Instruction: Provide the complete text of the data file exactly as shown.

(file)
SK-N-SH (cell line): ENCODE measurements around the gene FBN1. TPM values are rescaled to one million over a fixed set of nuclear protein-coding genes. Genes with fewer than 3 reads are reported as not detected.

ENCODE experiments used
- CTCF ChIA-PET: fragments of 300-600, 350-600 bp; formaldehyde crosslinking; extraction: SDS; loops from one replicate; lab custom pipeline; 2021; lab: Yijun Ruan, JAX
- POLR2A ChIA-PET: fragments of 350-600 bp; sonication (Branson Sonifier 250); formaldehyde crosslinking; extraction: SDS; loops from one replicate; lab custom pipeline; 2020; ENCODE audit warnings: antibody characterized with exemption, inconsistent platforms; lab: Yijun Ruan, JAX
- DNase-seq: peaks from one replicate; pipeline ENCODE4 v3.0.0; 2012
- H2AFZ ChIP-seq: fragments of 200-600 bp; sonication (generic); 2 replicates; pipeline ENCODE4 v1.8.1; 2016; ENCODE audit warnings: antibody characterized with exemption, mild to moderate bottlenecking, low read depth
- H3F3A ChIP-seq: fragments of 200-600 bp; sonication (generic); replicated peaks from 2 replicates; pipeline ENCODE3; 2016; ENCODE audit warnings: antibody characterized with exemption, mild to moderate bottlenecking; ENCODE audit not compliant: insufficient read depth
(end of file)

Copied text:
SK-N-SH (cell line): ENCODE measurements around the gene FBN1. TPM values are rescaled to one million over a fixed set of nuclear protein-coding genes. Genes with fewer than 3 reads are reported as not detected.

ENCODE experiments used
- CTCF ChIA-PET: fragments of 300-600, 350-600 bp; formaldehyde crosslinking; extraction: SDS; loops from one replicate; lab custom pipeline; 2021; lab: Yijun Ruan, JAX
- POLR2A ChIA-PET: fragments of 350-600 bp; sonication (Branson Sonifier 250); formaldehyde crosslinking; extraction: SDS; loops from one replicate; lab custom pipeline; 2020; ENCODE audit warnings: antibody characterized with exemption, inconsistent platforms; lab: Yijun Ruan, JAX
- DNase-seq: peaks from one replicate; pipeline ENCODE4 v3.0.0; 2012
- H2AFZ ChIP-seq: fragments of 200-600 bp; sonication (generic); 2 replicates; pipeline ENCODE4 v1.8.1; 2016; ENCODE audit warnings: antibody characterized with exemption, mild to moderate bottlenecking, low read depth
- H3F3A ChIP-seq: fragments of 200-600 bp; sonication (generic); replicated peaks from 2 replicates; pipeline ENCODE3; 2016; ENCODE audit warnings: antibody characterized with exemption, mild to moderate bottlenecking; ENCODE audit not compliant: insufficient read depth